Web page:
ROCKVILLE CENTRE, N.Y. (CBSNewYork) — Fed up Long Island Rail Road commuters are voicing their frustrations with the agency Saturday with a protest in Nassau County.

It comes after Amtrak announced repair plans at Penn Station that could disrupt commutes for most of the summer.

As CBS2’s Ali Bauman reports, after countless disruptions and derailments, Amtrak is finally going to start its repair work to the tracks at Penn Station this summer — but it comes with a catch.

That repair work is expected to cause even more delays. In response, LIRR commuters are gathering Saturday morning at the Rockville Centre station, demanding better management from the transit agency.

More than 100 commuters and elected officials, huddled underneath a train track overpass to avoid the rain, came out to show just how unacceptable things have gotten at Penn Station under Amtrak’s leadership, WCBS 880’s Mike Smeltz reported.

“You can imagine the level of anger that people are feeling to come to a train station on a day they’re not commuting, in the rain, to stand with us,” State Senator Todd Kaminsky (D-Long Island) said.

Long Island workers worry it’s going to be a slow summer once Amtrak’s rail repair plan begins, and potentially cancels one in four trains to Long Island from Penn Station.

“It’s what our business waits for all year and pretty much how we survive,” local deli owner Joe Brand tells CBS2.

“Long Island Rail Road riders who pay a ton, first of all in taxes to live here and then again to commute into the city back and forth are being treated like second class citizens,” Kaminsky said. “I have constituents standing in the bathrooms on trains, missing important work events, missing important family occasions.”

“A lot of people are thinking of leaving Long Island, and I’m one of them. I grew up here, I love Long Island, I love the Long Island beaches, I have family here, but I realized we are at the mercy of a monopoly who appears not to care about us,” Rockville Centre resident Barbara Lepetri said. 

According to the plan, outages — meaning some tracks out of service — will start July 7th for 19 days, and then again August 4th for 25 days. It’s expected to cut NJ TRANSIT service by 25 percent.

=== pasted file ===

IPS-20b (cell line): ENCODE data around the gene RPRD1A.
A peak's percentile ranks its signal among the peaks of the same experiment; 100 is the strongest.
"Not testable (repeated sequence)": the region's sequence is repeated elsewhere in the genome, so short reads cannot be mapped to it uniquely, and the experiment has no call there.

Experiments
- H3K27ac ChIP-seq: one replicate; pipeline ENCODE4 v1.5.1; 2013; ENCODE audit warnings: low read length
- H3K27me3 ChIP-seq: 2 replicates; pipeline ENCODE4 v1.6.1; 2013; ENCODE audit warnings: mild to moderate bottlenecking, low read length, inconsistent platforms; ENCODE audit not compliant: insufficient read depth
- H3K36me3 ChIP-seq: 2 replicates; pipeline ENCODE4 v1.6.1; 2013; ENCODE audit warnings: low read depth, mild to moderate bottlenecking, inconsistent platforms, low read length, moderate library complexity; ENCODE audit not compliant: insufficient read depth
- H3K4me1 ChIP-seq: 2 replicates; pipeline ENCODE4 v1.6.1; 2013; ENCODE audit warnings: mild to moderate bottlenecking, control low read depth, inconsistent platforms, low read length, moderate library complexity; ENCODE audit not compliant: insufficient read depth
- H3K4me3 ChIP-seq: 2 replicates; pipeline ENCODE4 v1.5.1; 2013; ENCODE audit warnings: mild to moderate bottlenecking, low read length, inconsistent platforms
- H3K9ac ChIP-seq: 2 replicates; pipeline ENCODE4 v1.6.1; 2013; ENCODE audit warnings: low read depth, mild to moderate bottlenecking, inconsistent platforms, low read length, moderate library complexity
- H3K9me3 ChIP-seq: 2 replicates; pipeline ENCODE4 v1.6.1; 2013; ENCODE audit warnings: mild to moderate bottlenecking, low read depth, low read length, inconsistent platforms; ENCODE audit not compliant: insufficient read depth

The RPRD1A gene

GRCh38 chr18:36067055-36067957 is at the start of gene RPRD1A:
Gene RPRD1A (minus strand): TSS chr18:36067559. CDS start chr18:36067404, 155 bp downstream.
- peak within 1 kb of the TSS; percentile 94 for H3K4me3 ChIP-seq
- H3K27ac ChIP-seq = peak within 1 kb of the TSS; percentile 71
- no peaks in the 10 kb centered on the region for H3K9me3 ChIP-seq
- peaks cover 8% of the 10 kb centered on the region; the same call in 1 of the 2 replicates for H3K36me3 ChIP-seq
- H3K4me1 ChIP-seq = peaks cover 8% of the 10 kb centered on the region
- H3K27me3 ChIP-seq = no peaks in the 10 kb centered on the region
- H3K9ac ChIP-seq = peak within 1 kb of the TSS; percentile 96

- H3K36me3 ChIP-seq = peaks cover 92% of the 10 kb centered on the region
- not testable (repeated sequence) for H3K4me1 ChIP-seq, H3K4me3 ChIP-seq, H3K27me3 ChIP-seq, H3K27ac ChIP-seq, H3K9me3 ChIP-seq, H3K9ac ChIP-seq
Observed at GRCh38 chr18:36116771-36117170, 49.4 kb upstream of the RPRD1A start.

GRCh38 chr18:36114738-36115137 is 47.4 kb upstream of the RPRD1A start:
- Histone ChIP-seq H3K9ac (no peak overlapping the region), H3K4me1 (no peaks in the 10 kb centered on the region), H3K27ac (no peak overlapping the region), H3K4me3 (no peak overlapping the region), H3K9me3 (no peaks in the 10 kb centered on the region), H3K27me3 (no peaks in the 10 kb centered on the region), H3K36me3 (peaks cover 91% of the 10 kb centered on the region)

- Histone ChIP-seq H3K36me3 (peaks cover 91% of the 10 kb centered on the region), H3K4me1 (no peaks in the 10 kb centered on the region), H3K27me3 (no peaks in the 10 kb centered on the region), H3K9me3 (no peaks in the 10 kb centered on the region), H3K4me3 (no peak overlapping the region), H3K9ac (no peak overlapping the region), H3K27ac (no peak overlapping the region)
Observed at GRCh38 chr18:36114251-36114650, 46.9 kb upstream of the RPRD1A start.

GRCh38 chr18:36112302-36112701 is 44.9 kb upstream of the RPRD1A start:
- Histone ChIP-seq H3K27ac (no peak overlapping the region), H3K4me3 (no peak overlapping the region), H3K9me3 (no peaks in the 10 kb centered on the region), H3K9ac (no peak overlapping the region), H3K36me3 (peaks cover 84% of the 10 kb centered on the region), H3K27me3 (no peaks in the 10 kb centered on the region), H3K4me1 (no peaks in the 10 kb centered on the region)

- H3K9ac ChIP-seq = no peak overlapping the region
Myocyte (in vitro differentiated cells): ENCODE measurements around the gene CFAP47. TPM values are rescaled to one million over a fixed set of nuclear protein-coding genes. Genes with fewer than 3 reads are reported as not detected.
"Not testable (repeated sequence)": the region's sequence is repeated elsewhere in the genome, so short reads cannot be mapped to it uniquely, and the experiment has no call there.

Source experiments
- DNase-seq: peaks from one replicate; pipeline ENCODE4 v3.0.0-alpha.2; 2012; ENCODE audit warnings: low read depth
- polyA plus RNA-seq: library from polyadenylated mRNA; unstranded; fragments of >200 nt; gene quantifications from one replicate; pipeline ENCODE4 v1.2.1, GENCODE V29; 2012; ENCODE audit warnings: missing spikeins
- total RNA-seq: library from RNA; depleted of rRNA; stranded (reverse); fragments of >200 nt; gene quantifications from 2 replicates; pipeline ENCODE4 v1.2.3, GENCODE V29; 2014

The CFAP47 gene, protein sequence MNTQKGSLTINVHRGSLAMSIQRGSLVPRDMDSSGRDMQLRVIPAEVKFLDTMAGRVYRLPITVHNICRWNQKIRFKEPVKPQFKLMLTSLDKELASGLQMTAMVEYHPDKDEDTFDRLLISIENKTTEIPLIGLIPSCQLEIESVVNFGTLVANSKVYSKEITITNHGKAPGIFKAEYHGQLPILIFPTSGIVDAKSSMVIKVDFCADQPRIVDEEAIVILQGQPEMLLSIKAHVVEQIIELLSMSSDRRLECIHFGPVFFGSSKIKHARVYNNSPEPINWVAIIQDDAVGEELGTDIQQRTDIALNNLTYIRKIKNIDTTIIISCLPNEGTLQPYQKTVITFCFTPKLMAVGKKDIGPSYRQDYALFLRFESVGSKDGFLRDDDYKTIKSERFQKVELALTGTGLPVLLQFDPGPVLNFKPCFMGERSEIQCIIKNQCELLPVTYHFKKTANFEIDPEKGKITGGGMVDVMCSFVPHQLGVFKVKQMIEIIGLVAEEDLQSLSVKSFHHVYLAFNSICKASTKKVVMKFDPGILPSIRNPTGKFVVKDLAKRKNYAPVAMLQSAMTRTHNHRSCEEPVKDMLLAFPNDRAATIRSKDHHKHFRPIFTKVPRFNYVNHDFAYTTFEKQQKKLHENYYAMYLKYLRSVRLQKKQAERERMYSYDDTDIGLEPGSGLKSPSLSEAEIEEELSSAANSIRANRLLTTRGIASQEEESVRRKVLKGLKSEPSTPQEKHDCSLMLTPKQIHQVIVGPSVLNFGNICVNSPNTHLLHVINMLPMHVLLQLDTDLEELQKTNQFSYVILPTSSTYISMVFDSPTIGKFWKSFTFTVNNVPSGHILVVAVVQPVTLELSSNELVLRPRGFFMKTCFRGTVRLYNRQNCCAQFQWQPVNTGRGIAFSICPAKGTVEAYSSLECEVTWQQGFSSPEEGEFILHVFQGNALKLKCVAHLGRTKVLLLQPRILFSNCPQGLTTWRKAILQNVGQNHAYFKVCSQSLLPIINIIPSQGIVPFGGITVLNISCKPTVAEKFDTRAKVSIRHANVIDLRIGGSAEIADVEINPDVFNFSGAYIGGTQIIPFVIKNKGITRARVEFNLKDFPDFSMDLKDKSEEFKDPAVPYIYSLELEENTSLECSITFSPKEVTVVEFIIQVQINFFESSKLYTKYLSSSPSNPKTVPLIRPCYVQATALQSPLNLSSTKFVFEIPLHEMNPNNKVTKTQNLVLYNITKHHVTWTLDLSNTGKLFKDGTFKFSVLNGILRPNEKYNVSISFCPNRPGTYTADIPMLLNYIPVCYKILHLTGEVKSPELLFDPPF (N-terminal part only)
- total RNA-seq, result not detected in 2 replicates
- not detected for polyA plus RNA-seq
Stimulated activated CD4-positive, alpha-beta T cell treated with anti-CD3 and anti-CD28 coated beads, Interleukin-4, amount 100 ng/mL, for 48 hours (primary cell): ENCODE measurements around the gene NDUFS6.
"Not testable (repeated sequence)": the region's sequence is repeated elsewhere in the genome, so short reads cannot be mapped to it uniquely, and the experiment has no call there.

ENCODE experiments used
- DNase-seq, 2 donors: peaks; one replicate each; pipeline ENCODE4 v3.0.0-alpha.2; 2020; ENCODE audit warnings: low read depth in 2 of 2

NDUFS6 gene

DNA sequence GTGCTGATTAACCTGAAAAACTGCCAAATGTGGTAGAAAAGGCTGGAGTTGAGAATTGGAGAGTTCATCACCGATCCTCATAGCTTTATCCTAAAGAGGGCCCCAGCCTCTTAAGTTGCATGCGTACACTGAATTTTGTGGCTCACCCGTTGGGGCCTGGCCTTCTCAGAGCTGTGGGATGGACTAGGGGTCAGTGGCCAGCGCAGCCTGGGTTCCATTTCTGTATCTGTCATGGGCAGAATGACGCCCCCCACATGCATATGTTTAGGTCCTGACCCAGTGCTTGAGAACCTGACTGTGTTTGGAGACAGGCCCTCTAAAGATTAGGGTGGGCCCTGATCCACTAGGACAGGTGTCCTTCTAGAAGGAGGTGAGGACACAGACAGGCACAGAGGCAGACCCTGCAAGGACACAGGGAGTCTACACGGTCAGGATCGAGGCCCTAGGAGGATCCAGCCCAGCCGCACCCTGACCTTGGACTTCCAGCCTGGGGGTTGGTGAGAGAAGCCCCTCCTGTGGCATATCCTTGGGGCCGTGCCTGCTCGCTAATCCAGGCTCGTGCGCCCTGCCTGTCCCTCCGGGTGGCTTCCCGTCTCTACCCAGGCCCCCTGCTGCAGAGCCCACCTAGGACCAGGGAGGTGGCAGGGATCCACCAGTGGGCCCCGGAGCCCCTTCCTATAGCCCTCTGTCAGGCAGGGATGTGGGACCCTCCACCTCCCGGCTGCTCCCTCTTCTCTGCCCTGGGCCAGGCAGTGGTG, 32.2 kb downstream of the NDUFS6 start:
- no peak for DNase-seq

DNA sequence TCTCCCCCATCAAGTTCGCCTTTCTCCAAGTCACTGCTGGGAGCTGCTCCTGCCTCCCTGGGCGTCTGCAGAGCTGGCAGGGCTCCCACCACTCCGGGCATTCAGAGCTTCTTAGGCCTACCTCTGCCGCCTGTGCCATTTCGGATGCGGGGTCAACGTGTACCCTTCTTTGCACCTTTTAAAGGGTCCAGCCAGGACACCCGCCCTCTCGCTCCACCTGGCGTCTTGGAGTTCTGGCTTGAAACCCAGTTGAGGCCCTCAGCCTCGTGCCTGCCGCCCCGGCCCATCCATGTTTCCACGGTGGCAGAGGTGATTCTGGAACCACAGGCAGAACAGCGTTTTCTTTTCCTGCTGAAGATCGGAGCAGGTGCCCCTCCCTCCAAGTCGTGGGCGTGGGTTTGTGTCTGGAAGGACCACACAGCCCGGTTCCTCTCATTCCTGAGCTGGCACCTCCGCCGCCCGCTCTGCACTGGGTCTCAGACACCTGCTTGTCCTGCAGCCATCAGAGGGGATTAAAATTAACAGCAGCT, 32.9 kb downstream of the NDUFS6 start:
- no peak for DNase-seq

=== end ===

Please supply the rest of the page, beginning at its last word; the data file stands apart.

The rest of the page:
But that’s just the beginning. Phase three would begin some time in 2018. Amtrak’s CEO says the repairs are necessary to avoid more unplanned disruptions.

“What exists today in terms of reliability is below what everyone desires and needs,” Charles Moorman. “We sincerely apologize for the disruptions caused by these events.”

Twelve hours before the CEO went before the New York State Assembly on Thursday, Assemblywoman Michaelee Solage shot a video of her crowded train. She said there’s no wiggle room for less service.

“They can reroute the trains to other stations, they can provide some sort of alternate transportation,” she said.

“There’s going to be inconvenience, but inconvenience and just saying, ’25 percent across the board, that’s all, take it or leave it,’ there’s a big difference there,” Kaminsky added. “I’m hoping they can be creative in terms of where they run trains in and out of and what hours they do it.”

Earlier this week, Governors Chris Christie and Andrew Cuomo released a joint letter calling for a private operator to take over Penn Station from Amtrak. Many fed up riders from New York to New Jersey agree.

“Right now, Amtrak runs Penn Station even though they only have eight percent of the riders. LIRR has about 53 percent of riders and they have no say over anything,” Kaminsky said.

Amtrak responded to calls for its removal in a statement, saying the company agrees dramatic action is needed, but made no mention of a willingness to pass the baton to another entity.

Two options being considered would be to bring in a private operator to oversee Penn Station, or to create a joint-management team made up of officials from NJ TRANSIT and the MTA, Smeltz reported.

“Amtrak has fallen down on the job, and they’re trying to cram 20 years of necessary infrastructure repairs into two months this summer,” Kaminsky said.

“It’s about time,” one NJ TRANSIT rider told CBS2. “A private operator would run it better than New Jersey Transit or Amtrak would.”

“It just gets worse,” one woman said. “You yell at the person in the booth or the person walking around on the platform. It’s not their fault, there’s no accountability.”